However, a bicyclist hitting a pedestrian, with the result of pedestrian getting killed, is not impossible, and it happens. Happened near where I live a couple of years ago, for instance.

And yes, really, bicyclists are much worse than car drivers when it comes to obeying traffic rules. Pedestrians are even more horrible.

(And hey, I say these things even though I'm an active cyclist; 1500 km since summer holidays, mostly commuting to work. Though not today as it is -15C and I wanted to give a ride to my kid to go to school).

Peter said...

As a driver and cyclist (to work, no less), I obey the rules of the road. Motorists are far more likely to break these when it comes to cyclists than other cars. My youngest went through cycling proficiency recently and I read the booklet. I now realise that some of the habits I've got into are not 'safe cycling'--like hugging the pavement! Now more ire from motorists as I ride nearer 1/3rd of the way across the road--as proposed by cyclability.
Of more serious concern are the number of cyclists who simply do not obey any rules, let alone bother to put any form of lights on at any time. As a motorist, these are highly problematical since in the urban clutter I normally drive in, they are invisible.
Just to add, I think your comments are spot on, by the way, and the media bias against cyclists is evident in the way that news about cycling accidents, etc. is reported. As you rightly point out, we will not get more cycling unless there are real steps to improve the experience. I cycle despite the conditions. I too look at the way Europeans and others have made cycling a real pleasure. But like so many things in the UK, policies seem driven by cost not benefits.

Anonymous said...

Cyclists are a nasty aggressive bunch with a ready supply of four letter words for those that upset their sensitive entitlements .
they are a particular pain on canal towpaths and mostly do not have warning bells on their expansive bikes . They delight in cycling in the night wearing dark cloths and without lights . I know that if I hit one of these invisibles in the dark it is automatically "my fault".PS when I am cycling I hate all motorists but I do see it as my responsibility to keep well out of their way .

Jackart said...

"Cyclists are a nasty aggressive bunch"? What? All of them?

"Who delight in riding wearing dark clothing" What? All of them?

"who don't have bells on thier expensive bikes", what is the word "expensive" doing there? I use a whistle. For example.

Just as not all motorits (very few in fact do) drive too close and too fast; and not all journalists are ignorant wankers, Why don't you go fucking fuck yourself, you ignorant, stereotyping twat.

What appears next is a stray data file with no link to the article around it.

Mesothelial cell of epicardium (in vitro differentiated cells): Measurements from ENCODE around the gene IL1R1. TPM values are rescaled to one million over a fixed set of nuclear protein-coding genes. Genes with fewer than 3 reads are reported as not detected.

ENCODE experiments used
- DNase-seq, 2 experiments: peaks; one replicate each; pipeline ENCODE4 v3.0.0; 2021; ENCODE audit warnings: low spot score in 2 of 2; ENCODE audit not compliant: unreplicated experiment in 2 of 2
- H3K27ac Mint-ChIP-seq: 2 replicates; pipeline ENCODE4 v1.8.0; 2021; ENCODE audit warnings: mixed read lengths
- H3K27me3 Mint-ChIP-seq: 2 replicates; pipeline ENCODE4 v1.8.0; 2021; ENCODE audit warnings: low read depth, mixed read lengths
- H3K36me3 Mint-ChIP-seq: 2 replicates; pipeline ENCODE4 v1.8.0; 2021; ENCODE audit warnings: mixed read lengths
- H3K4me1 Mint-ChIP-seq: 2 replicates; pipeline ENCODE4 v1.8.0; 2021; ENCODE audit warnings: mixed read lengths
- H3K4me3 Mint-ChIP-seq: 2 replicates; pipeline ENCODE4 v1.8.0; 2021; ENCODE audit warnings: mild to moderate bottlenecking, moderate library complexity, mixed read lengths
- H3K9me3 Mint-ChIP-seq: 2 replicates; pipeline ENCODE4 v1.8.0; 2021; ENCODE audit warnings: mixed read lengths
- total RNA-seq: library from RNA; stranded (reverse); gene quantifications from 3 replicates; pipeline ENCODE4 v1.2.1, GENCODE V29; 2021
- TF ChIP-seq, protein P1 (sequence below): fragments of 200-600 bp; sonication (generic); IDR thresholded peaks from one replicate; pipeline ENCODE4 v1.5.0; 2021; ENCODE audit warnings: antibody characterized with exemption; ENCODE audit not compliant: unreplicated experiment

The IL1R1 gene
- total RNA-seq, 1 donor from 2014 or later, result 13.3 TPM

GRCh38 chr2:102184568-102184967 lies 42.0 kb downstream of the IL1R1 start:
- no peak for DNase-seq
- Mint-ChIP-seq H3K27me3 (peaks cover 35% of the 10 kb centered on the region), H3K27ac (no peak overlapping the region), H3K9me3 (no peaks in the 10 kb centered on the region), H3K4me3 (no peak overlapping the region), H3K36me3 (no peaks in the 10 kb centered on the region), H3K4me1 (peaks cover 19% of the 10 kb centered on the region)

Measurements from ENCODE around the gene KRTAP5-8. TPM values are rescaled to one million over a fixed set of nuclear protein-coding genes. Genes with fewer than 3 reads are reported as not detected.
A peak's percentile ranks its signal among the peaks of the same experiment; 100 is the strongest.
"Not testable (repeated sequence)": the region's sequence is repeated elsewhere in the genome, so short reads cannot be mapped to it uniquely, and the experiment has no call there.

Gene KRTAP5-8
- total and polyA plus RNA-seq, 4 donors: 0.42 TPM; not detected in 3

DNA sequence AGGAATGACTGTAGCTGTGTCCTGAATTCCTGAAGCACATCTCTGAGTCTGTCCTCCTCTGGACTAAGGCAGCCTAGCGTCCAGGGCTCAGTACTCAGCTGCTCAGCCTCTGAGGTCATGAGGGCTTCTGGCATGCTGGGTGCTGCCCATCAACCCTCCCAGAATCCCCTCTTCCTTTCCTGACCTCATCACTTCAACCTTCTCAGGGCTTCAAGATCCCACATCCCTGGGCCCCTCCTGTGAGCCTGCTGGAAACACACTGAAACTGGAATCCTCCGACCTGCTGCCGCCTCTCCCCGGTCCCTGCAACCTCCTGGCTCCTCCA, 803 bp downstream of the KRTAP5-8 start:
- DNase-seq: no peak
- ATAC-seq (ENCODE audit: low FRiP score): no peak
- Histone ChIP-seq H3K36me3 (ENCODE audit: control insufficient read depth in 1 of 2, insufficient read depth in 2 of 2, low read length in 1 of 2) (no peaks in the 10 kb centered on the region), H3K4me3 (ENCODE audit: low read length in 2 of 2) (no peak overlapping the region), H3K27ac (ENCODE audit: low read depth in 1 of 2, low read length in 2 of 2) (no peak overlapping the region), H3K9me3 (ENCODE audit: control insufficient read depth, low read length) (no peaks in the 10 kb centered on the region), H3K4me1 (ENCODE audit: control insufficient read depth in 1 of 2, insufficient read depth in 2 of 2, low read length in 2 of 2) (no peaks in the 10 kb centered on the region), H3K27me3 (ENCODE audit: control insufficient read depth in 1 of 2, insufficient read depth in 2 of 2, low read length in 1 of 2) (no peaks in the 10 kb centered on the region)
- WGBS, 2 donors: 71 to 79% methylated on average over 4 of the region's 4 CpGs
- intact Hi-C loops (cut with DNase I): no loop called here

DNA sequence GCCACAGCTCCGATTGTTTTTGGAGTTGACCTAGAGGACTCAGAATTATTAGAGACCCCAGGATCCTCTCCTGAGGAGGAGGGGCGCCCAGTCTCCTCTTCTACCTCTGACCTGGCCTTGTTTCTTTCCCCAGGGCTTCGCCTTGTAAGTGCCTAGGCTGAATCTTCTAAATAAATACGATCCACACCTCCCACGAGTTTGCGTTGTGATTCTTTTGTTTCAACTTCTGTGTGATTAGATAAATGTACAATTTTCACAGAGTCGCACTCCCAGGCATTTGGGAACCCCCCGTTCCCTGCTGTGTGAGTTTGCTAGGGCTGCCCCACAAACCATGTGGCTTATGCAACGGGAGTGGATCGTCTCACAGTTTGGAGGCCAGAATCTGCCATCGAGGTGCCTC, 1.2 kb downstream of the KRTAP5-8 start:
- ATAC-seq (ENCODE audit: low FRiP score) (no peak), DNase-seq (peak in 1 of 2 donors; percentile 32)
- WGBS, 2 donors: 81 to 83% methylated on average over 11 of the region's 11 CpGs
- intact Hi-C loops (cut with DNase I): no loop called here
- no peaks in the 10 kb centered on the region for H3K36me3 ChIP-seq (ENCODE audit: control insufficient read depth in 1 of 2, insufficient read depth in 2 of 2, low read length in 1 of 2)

Peter S said...

'I have never met anyone who was actually knocked over by a cyclist...'

Well you fucking have now. I've said it before but it has to be said again and a-fucking-gain STAY OFF THE FUCKING BASTARD CUNTING PAVEMENTS.

Jackart said...

I don't cycle on the pavement. But for every cyclist-hater saying "stay off the pavement", there's another (possibly even the same) wanker saying "get out of the way" to cyclists on the road.

And the difference between being hit by a cyclist, and being hit by a car is you're still here, still functioning well enough to type your moronic bile on blog comment threads.

Cars kill 2500 people every year, or to put it another way around 7 a day in the UK alone. Bicycles don't. Yet no-one complains about them.

You're simply displaying out-group bias. It's a habit of stupid people.

Weekend Yachtsman said...

Sigh.

You're using the public roads.

You should obey the rules of the public roads.

Why is this so hard to understand?

Anonymous said...

Helmets and other individual protective equipment such as High-viz clothing is a sticking-plaster on the gunshot wound of unbelievably hostile roads.

Sorry, as cyclist, I have to disagree with you on that point. I cycle 10 miles to and from work each day as do many others I see, but sometimes I am totally gobsmacked at the numbers of idiots who think it's acceptable to wear dark clothing from head to toe and equip their bike with the smallest 'pound-shop' bargain basement rear light that can be seen from about 4 feet away. How they have survived on the road for even just that day is probably down to luck rather than attentive motorists (yes I am a motorist too). The wearing of hi-viz jackets should be made law if you wish to cycle on Britain's roads, it at least gives drivers a fighting chance of seeing them. If said cycling morons do get killed or injured due to their own stupid fault, it's not the cyclist I feel sorry for, but the motorist who couldn't see them. If the cyclist has taken all the precautions they can, then motorists have nothing to complain about.

Tom said...

Blah, blah, cyclists should obey the rules, blah.